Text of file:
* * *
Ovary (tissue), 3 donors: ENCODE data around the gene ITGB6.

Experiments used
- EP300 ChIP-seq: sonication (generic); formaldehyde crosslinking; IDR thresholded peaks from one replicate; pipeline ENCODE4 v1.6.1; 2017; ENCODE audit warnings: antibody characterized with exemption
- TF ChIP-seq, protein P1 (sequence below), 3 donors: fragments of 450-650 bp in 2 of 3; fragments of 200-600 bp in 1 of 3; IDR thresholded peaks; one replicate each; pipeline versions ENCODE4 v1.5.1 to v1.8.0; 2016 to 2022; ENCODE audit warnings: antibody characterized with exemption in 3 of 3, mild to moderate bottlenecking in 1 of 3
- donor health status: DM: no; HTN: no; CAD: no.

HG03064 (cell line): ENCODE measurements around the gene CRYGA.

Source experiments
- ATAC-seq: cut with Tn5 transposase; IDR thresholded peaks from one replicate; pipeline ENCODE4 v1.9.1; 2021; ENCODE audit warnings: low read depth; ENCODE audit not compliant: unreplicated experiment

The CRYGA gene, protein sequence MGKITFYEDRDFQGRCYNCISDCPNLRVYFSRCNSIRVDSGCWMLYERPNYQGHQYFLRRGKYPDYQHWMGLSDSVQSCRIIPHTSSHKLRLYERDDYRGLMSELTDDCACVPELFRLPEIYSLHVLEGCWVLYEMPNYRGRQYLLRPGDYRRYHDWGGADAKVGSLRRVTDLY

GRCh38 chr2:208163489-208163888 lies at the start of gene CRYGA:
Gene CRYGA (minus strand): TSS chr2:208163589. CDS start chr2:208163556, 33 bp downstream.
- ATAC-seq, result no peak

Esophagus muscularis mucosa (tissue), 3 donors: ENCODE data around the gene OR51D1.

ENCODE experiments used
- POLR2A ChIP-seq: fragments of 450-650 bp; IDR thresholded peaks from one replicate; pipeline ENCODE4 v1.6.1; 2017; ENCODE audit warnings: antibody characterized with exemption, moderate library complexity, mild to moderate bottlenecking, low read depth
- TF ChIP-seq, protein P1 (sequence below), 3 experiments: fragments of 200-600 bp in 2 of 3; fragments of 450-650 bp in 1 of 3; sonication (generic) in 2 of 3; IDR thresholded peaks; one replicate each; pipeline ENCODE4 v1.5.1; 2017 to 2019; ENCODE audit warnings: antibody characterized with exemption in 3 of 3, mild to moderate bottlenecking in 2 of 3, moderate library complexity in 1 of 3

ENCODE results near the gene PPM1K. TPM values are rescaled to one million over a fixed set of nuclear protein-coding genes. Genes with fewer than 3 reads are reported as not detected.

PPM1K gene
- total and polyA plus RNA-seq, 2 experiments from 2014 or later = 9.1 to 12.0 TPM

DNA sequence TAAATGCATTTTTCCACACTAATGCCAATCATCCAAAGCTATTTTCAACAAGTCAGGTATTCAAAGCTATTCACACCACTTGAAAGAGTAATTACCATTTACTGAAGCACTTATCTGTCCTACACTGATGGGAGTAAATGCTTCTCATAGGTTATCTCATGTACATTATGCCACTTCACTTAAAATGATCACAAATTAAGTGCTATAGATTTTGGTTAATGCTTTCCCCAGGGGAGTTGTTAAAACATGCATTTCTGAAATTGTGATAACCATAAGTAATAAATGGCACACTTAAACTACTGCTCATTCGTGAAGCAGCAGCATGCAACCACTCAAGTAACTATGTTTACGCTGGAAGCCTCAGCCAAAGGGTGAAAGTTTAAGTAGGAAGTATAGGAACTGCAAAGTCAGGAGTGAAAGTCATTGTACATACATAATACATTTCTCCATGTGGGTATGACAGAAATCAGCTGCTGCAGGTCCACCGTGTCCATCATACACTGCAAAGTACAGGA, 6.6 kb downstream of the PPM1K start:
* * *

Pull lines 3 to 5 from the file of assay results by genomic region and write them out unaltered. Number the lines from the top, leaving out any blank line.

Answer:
- EP300 ChIP-seq: sonication (generic); formaldehyde crosslinking; IDR thresholded peaks from one replicate; pipeline ENCODE4 v1.6.1; 2017; ENCODE audit warnings: antibody characterized with exemption
- TF ChIP-seq, protein P1 (sequence below), 3 donors: fragments of 450-650 bp in 2 of 3; fragments of 200-600 bp in 1 of 3; IDR thresholded peaks; one replicate each; pipeline versions ENCODE4 v1.5.1 to v1.8.0; 2016 to 2022; ENCODE audit warnings: antibody characterized with exemption in 3 of 3, mild to moderate bottlenecking in 1 of 3
- donor health status: DM: no; HTN: no; CAD: no.